Next, the larvae spin a cocoon and enter the pupal stage. Flea pupae are extremely well protected and cannot be killed by flea prevention or treatment products. The pupae can hatch quickly, after only a few days, but are also able to survive extended periods of time in this stage, emerging as adult fleas when a host is available. Adult fleas then hop on to a new host or reinfect the original host and reenter the life cycle.
“Dogs are exposed to adult fleas anytime they pass through or lay down in an area where an infested animal has been,” explains Dr. Jo Myers, a veterinarian at Vetster. “This includes common areas in apartment complexes, outdoors in shady areas, and near screened-in windows and porches. Your dog doesn’t have to spend a lot of time outside to end up with fleas.”
Oral medications, topical treatments, and flea collars are available for dogs as vet-approved flea prevention. They work by quickly killing fleas that have bitten the dog, preventing them from breeding, or repelling fleas. Some formulations remain active in pet dander that’s shed into the environment and kill larvae there. It is important for pet parents to choose the correct preventive for their pet’s overall health and lifestyle, as some over-the-counter products can be dangerous or ineffective. Some topical flea treatments are not safe for use on dogs that live around cats. Consult a veterinarian to learn what products are safe and effective. In addition, always use size and species-appropriate prevention as directed to avoid toxicity, overdoses, and ineffective doses. The continued use of monthly flea prevention for all pets in the household is necessary to prevent infestations.
If you find fleas or flea dirt on your dog, or if your dog is experiencing symptoms of flea allergy dermatitis, consult a veterinarian for the best treatment. Treatment is necessary for all the pets in the home, even if no fleas or allergy symptoms are present. Treating the home may not be necessary, but it can hasten the elimination of the flea population. Once the fleas are eliminated, keep your pets on flea prevention to prevent future flea infestations.
Yes. Fleas freely feed on and spread disease to any mammalian host. Many diseases, such as bartonella and plague, are dangerous for people as well as pets. Flea bites in humans can also become itchy and inflamed, causing discomfort and irritation. Homes become infested when any pet is infested with fleas as they mature and hide in the carpet, furniture, and bedding. Flea prevention in dogs is important for pet parents to prevent the spread of disease. If you have questions about fleas or finding the best flea preventative for your dog, you can consult an online vet through Vetster from the comfort of your home.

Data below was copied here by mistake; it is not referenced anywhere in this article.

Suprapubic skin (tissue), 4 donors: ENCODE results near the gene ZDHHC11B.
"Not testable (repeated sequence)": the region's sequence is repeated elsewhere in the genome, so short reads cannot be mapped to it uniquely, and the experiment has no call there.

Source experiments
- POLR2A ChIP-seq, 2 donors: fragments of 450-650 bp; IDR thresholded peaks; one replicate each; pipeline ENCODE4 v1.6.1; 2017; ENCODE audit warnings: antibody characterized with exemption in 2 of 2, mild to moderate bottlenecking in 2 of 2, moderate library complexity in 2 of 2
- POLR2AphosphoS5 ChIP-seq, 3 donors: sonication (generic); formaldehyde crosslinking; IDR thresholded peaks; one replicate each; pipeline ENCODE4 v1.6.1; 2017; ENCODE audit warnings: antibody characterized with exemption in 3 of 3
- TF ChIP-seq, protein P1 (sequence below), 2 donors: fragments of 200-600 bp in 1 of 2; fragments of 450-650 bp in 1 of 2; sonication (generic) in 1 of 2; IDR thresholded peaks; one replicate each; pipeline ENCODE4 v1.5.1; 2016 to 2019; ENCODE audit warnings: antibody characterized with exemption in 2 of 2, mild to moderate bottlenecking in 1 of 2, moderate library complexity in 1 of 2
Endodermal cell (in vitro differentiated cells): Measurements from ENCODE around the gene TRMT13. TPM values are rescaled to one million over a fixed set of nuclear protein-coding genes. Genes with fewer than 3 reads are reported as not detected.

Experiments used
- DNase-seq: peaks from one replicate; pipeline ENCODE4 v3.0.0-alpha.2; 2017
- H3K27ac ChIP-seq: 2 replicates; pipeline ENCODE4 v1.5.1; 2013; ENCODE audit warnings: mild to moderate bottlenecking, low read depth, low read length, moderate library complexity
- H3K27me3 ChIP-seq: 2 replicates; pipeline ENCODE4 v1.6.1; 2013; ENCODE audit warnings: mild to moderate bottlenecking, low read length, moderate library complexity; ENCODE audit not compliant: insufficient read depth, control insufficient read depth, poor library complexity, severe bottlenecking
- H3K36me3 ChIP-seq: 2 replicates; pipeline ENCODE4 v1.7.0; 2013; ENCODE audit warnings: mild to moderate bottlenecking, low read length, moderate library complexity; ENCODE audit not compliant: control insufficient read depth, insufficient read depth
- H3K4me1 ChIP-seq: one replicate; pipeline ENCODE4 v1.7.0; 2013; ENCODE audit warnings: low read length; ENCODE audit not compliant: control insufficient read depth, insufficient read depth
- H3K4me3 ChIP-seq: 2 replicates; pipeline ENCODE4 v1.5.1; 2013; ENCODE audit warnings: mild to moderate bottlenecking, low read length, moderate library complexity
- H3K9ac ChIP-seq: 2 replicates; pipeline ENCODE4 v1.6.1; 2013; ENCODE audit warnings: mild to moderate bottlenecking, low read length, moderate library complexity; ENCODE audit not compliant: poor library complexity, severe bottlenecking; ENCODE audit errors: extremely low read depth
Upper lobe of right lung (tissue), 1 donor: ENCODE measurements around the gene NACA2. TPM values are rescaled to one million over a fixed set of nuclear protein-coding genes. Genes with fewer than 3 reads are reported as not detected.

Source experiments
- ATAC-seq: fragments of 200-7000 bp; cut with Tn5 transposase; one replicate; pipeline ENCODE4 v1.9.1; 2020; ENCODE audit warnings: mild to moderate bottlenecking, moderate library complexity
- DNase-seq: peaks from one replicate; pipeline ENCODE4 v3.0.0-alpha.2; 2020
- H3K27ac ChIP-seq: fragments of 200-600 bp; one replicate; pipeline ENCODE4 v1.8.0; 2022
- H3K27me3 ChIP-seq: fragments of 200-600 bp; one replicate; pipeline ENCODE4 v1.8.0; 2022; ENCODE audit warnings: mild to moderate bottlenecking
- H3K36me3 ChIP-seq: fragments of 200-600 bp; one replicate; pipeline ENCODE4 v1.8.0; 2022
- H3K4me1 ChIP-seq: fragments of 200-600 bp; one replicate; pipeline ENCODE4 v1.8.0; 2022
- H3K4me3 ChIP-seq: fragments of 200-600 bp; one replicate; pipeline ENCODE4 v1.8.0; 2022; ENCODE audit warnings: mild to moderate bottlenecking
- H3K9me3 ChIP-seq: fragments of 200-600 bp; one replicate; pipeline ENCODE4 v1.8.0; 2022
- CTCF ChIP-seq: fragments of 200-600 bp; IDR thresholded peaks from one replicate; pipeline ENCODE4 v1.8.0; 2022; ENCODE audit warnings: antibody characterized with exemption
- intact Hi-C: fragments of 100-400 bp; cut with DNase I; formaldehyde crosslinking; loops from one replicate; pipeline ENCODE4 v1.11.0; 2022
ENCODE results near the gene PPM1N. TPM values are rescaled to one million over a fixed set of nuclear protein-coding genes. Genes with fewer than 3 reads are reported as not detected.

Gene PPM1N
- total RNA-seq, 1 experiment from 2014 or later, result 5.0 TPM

Veterinarians recommend safe and effective flea control products for your dog and know which over-the-counter products are unsafe or ineffective. Natural or home remedies for fleas do not work and may be dangerous to use on or around dogs. Safe flea products can come in oral treatments, topical liquids, and flea collars.
Every life stage needs to be addressed to effectively treat a flea infestation. Flea eggs and pupae are nearly impossible to kill, so flea treatment must be used for at least three months to kill them once they mature.
Home treatment is not always necessary if all pets in the home are being treated with highly effective flea prevention. However, treating the home by washing and vacuuming all bedding, carpeting, furniture, and soft dog toys can help reduce the flea population while treatment of individual pets is ongoing.
Talk to a veterinarian to learn which flea treatment is best for your unique situation. Some over-the-counter products are dangerous or ineffective, and natural or homeopathic flea treatments do not work. Many can be dangerous to use on or around pets, especially cats.